What was the transatlantic traffic in enslaved Africans? Who benefitted from it? What was Bristol’s involvement and what are its legacies today? What was the transatlantic traffic in enslaved Africans? The slave trade was part of the network of trade which existed between Britain, West Africa and the Caribbean. This trade also serviced Virginia and […]
Hear an interview with Sheila Dawkins who worked on the Bristol tapestry in 1976.
The Bristol Tapestry was the idea of Mrs Jean Tanner and Mrs Marjorie Bleasedale in the late 1960s to record important events from the city’s past.
By 1976 the project was complete, having involved over 90 local people. In fact it’s not a tapestry at all, but includes many different embroidery stitches, appliqué techniques and screen printing.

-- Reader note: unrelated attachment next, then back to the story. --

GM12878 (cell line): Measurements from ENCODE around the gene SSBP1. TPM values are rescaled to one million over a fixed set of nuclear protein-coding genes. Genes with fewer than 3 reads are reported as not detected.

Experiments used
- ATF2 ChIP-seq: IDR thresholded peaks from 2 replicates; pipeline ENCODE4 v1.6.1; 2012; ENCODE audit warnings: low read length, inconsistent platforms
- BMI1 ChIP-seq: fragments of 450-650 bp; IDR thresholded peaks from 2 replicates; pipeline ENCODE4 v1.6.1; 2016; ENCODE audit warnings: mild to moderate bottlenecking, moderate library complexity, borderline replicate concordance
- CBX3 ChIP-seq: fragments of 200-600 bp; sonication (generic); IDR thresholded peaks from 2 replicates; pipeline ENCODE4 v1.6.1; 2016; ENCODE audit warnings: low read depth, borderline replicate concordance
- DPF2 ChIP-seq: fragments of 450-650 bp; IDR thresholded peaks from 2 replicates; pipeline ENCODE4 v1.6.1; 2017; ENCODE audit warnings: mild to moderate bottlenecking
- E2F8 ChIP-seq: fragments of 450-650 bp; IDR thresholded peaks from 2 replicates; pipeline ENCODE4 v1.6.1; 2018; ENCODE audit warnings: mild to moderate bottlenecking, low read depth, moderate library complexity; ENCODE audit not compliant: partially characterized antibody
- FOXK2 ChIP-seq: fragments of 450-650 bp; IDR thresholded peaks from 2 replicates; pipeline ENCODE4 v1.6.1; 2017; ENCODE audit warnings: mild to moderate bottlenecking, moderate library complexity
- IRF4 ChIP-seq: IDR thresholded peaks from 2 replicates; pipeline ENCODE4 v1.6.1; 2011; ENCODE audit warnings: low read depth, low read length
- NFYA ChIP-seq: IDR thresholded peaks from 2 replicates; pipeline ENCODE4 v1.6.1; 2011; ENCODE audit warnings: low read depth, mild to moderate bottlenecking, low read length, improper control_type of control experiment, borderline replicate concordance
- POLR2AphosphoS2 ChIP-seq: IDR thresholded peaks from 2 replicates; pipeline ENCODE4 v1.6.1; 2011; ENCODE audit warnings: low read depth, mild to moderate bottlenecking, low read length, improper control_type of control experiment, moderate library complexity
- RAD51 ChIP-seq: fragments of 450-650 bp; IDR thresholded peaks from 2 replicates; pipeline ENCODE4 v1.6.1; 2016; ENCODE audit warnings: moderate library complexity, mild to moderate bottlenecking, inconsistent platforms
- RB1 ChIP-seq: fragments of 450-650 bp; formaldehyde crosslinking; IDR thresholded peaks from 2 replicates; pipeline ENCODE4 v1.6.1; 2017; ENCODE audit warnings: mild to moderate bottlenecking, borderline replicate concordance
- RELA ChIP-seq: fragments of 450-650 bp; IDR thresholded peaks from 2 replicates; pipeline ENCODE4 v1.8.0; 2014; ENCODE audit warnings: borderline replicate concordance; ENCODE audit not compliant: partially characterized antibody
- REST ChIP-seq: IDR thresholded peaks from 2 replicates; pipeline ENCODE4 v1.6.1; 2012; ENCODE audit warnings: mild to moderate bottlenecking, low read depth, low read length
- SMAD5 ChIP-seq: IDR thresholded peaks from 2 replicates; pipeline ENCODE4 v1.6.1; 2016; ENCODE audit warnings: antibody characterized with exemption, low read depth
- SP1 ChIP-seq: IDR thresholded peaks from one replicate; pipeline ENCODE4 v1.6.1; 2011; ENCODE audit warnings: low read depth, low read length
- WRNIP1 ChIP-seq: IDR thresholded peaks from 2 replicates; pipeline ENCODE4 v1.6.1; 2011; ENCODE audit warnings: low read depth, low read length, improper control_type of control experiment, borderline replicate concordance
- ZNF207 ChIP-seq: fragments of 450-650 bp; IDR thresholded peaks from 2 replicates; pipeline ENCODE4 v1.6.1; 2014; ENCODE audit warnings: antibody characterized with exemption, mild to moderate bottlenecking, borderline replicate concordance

The four panels, which total 22 metres in length, depict nearly 1000 years in 27 scenes. In 1999 the Tapestry came to its present home at Bristol Museum & Art Gallery. The events chosen and the story they tell reflect the time at which the Tapestry was made.
Since 1976, more people have become aware of the negative impacts of Bristol’s participation in and profit from colonisation and the Transatlantic Traffic in Enslaved Africans. A tapestry made today might better reflect the contributions of a wider range of people to Bristol’s history. You can find out more about the rich and diverse history of Bristol at M Shed, the city’s history museum.
If you were to update the story, what would you include?